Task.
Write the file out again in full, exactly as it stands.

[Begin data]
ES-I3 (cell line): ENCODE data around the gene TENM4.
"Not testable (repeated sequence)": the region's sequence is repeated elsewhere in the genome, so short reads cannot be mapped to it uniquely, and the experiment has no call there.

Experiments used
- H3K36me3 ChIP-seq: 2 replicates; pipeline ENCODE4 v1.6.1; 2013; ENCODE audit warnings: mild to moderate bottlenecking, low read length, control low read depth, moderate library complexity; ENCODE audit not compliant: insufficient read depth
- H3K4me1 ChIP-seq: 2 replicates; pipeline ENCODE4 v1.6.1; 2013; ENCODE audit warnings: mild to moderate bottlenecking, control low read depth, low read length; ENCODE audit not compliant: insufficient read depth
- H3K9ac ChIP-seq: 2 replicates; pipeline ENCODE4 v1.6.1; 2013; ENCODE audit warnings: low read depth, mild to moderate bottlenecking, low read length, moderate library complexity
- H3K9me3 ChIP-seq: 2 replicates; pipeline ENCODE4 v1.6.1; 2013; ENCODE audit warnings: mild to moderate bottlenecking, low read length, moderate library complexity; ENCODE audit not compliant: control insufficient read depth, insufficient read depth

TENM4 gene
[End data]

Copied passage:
ES-I3 (cell line): ENCODE data around the gene TENM4.
"Not testable (repeated sequence)": the region's sequence is repeated elsewhere in the genome, so short reads cannot be mapped to it uniquely, and the experiment has no call there.

Experiments used
- H3K36me3 ChIP-seq: 2 replicates; pipeline ENCODE4 v1.6.1; 2013; ENCODE audit warnings: mild to moderate bottlenecking, low read length, control low read depth, moderate library complexity; ENCODE audit not compliant: insufficient read depth
- H3K4me1 ChIP-seq: 2 replicates; pipeline ENCODE4 v1.6.1; 2013; ENCODE audit warnings: mild to moderate bottlenecking, control low read depth, low read length; ENCODE audit not compliant: insufficient read depth
- H3K9ac ChIP-seq: 2 replicates; pipeline ENCODE4 v1.6.1; 2013; ENCODE audit warnings: low read depth, mild to moderate bottlenecking, low read length, moderate library complexity
- H3K9me3 ChIP-seq: 2 replicates; pipeline ENCODE4 v1.6.1; 2013; ENCODE audit warnings: mild to moderate bottlenecking, low read length, moderate library complexity; ENCODE audit not compliant: control insufficient read depth, insufficient read depth

TENM4 gene